Making your own shoes:
Most countries have some form of shoe easily made from materials obtainable upon the spot, and in Africa the ‘velschoen’ of untanned leather is the general wear. Sometimes these are very clumsily made, the naked foot is planted on the piece of leather intended for the sole, and the outline is marked out with the point of a knife, the blade being held so far clear as to obviate all danger of cutting the foot, a plan which certainly has the merit of making the shoe sufficiently roomy.
The hides of the giraffe, the eland, or the buffalo are used for soles,
and a piece large enough for a pair may generally be purchased for
eighteenpence. These are simply dried, and a native must be hired to
beat and soften them, working grease into them as he does so till they
become so soft and supple that, though they are not waterproof in the
sense of absolutely repelling the liquid, they may be wetted through
and dried again without becoming hard. Sometimes a native will do this
for a knife (value ninepence or a shilling) and the grease; but a sharp
look-out must be kept upon the latter, or he will rub it into his own
skin instead of that which he is employed to soften. An African can no
more be trusted with fat than many of our own countrymen with ardent
What? Only one gun?
To the traveller whose means of transport confine him to the possession of one gun, we say without hesitation, purchase a plain, strong, muzzle-loading, double-barrelled smooth bore of 11 or 12 gauge. Length of barrel, 2ft. 6in., weight 8½lb. without the ramrod, a front action bar, side locks, and ramrod pipes large enough to carry a rod of extra large size and power. Two pairs of spare nipples, and one pair of fitted main springs, in addition to those in the locks. Bullets. A bell-metal or iron spherical bullet mould must be selected with the greatest care, as it by no means follows that because the figure 12 or 11 is stamped on it, that, like a wadding punch, it is calculated for a gun of the same gauge. And so on and on – I have given here 130 words of Baines’ 4628 words on guns!
For persons wishing to employ their leisure in
pleasing mementoes of the scenes they visit, perhaps the following
brief list—amplified, should they desire it—will afford
sufficient guidance; and they will also do well to choose one or more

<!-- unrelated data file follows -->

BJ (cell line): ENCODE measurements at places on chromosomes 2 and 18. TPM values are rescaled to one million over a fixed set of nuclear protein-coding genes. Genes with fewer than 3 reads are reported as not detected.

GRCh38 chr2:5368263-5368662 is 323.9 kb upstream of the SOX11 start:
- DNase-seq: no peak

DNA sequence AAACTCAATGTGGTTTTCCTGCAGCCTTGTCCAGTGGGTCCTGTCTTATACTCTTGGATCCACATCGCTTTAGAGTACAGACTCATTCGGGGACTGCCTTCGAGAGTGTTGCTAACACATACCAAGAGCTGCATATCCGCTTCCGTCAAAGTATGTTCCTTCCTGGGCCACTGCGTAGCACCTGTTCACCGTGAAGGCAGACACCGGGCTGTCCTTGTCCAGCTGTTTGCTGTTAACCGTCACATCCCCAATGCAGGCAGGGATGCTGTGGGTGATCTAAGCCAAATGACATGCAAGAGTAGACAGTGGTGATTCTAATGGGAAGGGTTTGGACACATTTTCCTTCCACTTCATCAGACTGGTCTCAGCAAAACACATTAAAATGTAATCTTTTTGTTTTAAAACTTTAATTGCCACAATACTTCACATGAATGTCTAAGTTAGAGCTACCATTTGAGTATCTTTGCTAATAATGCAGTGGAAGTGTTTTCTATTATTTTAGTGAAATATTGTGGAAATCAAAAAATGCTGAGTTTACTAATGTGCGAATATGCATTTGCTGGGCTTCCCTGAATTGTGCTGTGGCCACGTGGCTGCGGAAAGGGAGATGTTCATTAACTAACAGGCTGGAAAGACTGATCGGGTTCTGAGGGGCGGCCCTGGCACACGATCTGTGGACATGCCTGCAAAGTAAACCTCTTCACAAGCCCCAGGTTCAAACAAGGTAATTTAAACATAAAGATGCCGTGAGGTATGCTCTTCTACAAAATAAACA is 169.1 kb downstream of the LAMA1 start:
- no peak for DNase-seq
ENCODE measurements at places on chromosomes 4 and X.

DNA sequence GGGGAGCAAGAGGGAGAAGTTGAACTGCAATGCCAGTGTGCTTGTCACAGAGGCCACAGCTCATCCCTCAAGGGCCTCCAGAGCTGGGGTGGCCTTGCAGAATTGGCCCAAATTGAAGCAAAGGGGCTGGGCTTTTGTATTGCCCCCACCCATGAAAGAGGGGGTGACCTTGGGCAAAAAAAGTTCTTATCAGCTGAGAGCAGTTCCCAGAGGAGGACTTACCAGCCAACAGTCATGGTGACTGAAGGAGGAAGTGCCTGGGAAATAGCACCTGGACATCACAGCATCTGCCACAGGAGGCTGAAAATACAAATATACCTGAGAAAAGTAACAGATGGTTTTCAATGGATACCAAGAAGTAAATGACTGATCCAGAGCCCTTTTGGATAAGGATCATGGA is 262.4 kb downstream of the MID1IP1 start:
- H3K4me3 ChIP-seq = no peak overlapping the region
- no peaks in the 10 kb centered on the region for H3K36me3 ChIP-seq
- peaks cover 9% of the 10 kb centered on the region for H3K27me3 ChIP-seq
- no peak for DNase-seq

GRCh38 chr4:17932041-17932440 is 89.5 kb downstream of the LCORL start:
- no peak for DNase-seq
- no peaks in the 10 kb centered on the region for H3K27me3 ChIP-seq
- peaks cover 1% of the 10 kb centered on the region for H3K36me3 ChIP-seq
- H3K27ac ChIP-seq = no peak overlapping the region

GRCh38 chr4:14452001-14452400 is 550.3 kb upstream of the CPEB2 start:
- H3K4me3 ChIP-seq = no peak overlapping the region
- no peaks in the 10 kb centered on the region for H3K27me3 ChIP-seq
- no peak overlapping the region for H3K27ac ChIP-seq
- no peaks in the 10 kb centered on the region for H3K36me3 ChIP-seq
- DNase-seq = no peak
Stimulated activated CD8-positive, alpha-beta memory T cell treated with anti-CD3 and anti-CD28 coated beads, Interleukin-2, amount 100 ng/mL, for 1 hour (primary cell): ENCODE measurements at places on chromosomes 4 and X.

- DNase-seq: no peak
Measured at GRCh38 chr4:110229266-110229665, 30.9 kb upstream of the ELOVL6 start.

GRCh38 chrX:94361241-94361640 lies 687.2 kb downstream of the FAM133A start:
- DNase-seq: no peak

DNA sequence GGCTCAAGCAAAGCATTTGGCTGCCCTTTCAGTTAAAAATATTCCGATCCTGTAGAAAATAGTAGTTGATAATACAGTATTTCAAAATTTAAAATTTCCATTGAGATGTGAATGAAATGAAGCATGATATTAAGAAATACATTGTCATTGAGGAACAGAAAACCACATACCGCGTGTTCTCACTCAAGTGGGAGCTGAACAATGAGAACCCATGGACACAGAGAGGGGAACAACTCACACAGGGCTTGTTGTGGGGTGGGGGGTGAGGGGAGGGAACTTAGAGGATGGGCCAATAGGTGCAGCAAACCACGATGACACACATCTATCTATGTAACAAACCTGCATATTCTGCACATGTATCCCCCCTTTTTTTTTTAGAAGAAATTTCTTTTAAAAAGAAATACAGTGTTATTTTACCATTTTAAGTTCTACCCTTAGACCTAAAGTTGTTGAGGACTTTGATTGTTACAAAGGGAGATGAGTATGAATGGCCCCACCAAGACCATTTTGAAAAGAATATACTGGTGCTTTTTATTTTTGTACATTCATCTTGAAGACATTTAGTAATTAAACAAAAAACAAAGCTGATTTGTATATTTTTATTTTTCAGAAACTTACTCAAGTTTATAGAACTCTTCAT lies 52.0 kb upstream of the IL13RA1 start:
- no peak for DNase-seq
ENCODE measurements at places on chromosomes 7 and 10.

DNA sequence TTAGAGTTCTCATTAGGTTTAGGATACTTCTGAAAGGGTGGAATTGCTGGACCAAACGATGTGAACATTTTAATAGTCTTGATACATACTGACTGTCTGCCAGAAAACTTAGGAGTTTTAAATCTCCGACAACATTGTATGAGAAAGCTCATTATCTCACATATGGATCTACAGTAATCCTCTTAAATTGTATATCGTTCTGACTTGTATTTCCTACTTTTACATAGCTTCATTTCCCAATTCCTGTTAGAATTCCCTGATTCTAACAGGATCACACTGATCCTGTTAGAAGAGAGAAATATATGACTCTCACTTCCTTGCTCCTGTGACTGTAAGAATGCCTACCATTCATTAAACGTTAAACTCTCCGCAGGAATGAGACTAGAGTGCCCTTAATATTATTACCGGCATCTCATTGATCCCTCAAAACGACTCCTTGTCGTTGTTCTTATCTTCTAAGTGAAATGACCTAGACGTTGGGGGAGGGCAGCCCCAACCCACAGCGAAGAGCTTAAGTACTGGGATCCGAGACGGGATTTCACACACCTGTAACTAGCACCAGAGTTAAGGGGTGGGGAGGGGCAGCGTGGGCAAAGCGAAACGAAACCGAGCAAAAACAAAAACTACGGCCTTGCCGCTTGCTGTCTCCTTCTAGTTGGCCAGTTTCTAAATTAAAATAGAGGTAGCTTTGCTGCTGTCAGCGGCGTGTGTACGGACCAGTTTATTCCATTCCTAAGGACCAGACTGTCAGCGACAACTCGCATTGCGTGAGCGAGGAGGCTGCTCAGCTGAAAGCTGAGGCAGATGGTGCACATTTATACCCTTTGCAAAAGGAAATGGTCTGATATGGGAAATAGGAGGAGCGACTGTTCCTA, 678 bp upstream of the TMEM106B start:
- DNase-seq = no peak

of the shilling handbooks published by Rowney and Co., or Winsor and
A sketching portfolio, with folding tin frame to
confine the paper while in use, and pocket for spare paper—quarto
A good strong havresac of canvas, with leather
slings for each folio. Stout canvas is almost waterproof. This should
have pockets for colour box, water bottle, pencils, and penknife.
Half quire Whatman’s drawing paper (white). Some
of it should be cut to the size of the folio.
Half quire sketching cartridge for less finished
Half quire tinted drawing paper (pearl, light
drab, cool and warm greys).
A proportion of all these papers should be cut to
the size of the sketch book when purchased; but a few sheets should
be kept whole, as a larger drawing may be required.
Two dozen drawing pencils—8 HH., 12 H., and 4
HB. In practice, it will be found HB. is black enough, and it should
be used sparingly, as, unless a drawing is fixed immediately, the
deep shades are very apt to smear when the backs of other sketches
are packed against them.
Two single bladed penknives.
Very compact sketching boxes with assorted colours
in cakes, in porcelain pans, or in collapsible tubes, are provided;
and the amateur can hardly do better than select one of these with
any number of colours.
One tube of sepia and a cake
of Chinese white. With these we should advise three brown sable
pencils in flat German silver ferrules—Nos. 1, 3, and 6. With the
addition to these of the three primitive colours—red, blue, and
yellow—a considerable range of subjects may be painted; indeed
could we obtain these in perfect purity, we should require no other.
But, as this is impossible, we subjoin a list of colours, placing